Pro-Wrestler Chris Benoit: Another Tragic Example of the Link Between Psychiatric Drugs and Senseless Violence

Pro-Wrestler Chris Benoit: Another Tragic Example of the Link Between Psychiatric Drugs and Senseless Violence

New  information fuels call for full disclosure by Virginia Tech panel and federal investigation into drug-induced homicide

18 July  07
For immediate  release

Toxicology reports today  revealed that pro wrestler Chris Benoit, who murdered his wife and  seven-year-old son before committing suicide last month, was taking psychiatric  drugs (Xanax), in addition to steroids and painkillers at the time of  the murder/suicide.

The Citizens Commission on  Human Rights, a psychiatric watchdog group, says this revelation has  once again focused the nation’s attention on the increasing correlation  between psychiatric drugs and acts of seemingly inexplicable  violence.

As with the Virginia Tech  shooter Seung-Hui Cho, the public has been anxious to learn about Benoit’s  prescription drug use, which has now been made public.

However,  the reports on the investigation into Cho’s mental health treatment  history and records have been disturbingly inconsistent. The public has a  right to know the facts about what may have caused Cho to commit these  atrocities, yet contradictory statements and undisclosed information have  increasingly obscured the facts and left the public confused about the extent  of Cho’s psychiatric treatment history and prescription drug  use.

On April 18, The New York Times  reported, officials said prescription medications related to the  treatment of psychological problems had been found among Mr. Cho’s effects.  However, investigators later denied that any prescription medication was  found among Cho’s belongings, yet The New York Times was  obviously given this information by someone. Moreover, Cho’s roommate, Joseph  Aust, still maintains that Cho took prescription drugs as part of his morning  routine, though no mention has been made of what prescription drugs he was taking.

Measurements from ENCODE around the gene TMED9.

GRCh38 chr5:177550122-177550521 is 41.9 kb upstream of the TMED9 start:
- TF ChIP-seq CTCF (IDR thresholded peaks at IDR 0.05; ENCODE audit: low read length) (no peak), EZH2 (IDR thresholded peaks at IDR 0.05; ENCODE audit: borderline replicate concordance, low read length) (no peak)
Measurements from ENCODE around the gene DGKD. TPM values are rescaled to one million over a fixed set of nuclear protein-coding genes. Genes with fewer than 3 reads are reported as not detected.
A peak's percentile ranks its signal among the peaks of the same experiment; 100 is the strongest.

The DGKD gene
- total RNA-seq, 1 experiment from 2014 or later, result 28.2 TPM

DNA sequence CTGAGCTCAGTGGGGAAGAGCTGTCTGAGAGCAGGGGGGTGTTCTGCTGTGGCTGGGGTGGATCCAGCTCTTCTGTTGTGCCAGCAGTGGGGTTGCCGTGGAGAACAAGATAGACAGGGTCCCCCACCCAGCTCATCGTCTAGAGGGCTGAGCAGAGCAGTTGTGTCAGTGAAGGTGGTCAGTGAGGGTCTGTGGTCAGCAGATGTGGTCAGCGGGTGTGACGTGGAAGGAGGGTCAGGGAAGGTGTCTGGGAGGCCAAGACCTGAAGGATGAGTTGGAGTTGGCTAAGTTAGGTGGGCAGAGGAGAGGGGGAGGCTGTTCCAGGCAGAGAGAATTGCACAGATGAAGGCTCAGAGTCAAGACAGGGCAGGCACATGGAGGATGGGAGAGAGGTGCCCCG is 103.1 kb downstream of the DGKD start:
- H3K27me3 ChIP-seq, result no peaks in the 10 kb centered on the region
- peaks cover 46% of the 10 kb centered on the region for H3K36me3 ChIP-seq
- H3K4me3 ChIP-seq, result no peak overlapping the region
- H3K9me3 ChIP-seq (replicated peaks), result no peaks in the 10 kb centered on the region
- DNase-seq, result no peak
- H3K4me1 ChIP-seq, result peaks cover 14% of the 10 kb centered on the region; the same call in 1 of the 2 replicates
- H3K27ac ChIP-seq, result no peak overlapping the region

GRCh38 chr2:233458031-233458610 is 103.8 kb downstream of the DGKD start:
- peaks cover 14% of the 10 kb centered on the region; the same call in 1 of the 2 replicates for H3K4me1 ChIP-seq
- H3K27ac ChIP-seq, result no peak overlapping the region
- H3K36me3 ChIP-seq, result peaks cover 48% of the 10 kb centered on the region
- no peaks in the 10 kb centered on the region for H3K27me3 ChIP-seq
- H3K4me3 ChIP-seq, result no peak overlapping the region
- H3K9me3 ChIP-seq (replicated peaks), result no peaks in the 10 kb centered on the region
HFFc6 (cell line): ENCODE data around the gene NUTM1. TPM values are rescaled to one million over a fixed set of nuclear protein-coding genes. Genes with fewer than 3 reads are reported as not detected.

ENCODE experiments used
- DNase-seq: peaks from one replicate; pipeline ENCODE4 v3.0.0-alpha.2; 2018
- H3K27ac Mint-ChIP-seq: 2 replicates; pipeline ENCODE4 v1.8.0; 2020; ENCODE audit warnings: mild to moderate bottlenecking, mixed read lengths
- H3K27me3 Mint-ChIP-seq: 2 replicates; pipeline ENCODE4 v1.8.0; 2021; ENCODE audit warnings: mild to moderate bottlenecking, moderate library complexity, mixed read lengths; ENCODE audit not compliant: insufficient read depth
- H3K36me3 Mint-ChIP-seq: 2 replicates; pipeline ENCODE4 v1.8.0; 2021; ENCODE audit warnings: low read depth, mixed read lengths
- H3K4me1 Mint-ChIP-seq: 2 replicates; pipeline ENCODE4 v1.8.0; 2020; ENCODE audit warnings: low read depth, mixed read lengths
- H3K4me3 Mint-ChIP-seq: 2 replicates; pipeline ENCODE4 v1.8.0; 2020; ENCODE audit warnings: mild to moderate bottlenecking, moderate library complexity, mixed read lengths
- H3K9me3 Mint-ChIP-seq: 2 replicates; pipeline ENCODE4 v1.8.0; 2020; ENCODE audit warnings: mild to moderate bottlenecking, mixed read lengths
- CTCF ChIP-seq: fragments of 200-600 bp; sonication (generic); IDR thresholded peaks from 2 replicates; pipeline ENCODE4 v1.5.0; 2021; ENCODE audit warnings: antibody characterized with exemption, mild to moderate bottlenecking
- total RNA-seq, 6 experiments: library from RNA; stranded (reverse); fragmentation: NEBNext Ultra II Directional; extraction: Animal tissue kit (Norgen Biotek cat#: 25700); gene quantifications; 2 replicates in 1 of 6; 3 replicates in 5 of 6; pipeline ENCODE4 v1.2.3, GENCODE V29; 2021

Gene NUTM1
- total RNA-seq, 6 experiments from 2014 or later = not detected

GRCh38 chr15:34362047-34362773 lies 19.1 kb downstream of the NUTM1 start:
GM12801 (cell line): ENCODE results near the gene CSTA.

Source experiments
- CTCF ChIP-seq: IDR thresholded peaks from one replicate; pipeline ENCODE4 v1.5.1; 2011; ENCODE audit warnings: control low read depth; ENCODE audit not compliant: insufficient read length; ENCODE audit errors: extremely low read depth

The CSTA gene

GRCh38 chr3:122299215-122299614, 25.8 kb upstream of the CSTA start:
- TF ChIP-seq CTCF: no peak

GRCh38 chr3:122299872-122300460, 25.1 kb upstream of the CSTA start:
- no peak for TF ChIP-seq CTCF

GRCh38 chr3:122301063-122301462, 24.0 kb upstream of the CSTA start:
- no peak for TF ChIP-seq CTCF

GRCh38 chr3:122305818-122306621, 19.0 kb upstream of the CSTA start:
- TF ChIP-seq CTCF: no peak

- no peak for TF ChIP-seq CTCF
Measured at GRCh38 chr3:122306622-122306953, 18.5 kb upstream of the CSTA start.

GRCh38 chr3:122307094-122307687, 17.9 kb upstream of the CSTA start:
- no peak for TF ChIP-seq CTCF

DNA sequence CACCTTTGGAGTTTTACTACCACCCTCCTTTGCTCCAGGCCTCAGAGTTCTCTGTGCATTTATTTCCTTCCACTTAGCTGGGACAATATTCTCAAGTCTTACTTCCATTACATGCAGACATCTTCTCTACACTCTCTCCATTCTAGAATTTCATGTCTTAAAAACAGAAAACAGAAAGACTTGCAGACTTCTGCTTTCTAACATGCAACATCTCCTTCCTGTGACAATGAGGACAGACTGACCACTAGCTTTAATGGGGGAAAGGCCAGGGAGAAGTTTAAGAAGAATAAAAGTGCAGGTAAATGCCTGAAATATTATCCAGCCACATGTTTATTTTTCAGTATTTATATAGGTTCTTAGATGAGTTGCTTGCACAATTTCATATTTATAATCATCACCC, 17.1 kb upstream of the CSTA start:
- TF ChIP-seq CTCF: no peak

Although officials have  reported that Cho’s toxicology results did not show psychiatric drugs in  Cho’s system, the actual toxicology reports have not been released.  Without viewing the actual toxicology report, the public has no way  to know whether tissue samples were tested to see if Cho was in withdrawal  from antidepressants or other drugs at the time of the murder/suicide  which would explain Cho’s roommate’s statements that he witnessed Cho  taking prescription medications. This is an important factor, seeing that  several psychiatric drugs will not show up in blood tests even if the  person was in severe withdrawal from the drugs, so tissue samples must be  tested to accurately determine if drugs were a factor.

It was widely reported  that Cho never received psychiatric counseling following his recommended outpatient treatment, yet it has now been revealed by Dr.  Les Saltzberg, director of the New River Valley Community Services Board, that  Cho did in fact show up for mandated outpatient treatment. Also, James W.  Stewart III, the state mental health inspector general, confirmed that Cho  made an appointment with the Cook Counseling Center, and that treatment  generally begins in that first session. What was the extent of that  treatment? What do Cho’s medical records reveal? Had Cho taken prescription drugs?  Was he in withdrawal from psychiatric drugs?

In order to truly  understand what is causing the recent spate of school shootings, psychiatric drug  use must be fully investigated, given the fact that eight school shooters  under the influence of antidepressants have resulted in 29 dead, 62 wounded  since 1998.

International drug  warnings substantiate the need for a full investigation into the  psychiatric drug-violence link; 11 international drug regulatory agencies have  warned of side effects associated with psychiatric drugs. The U.S. Food  and Drug Administration and drug regulators in the UK, Australia, Canada,  Japan and Germany have issued warnings that antidepressants and other  psychiatric drugs can cause suicide, homicidal ideation, hostility, psychosis,  psychotic depression, akathisia (severe restlessness), hypomania  (abnormal excitement), agitation, anxiety, irritability, impulsivity, mania  and hallucinations.

The public has a right to  full disclosure regarding the psychiatric drug use of Seung-Hui Cho and  all the other school shooters whose medical records have not been released  before the psychiatric/pharmaceutical industry calls for more kids being  put on potentially violence-inducing drugs, creating more time bombs in  our nation’s schools.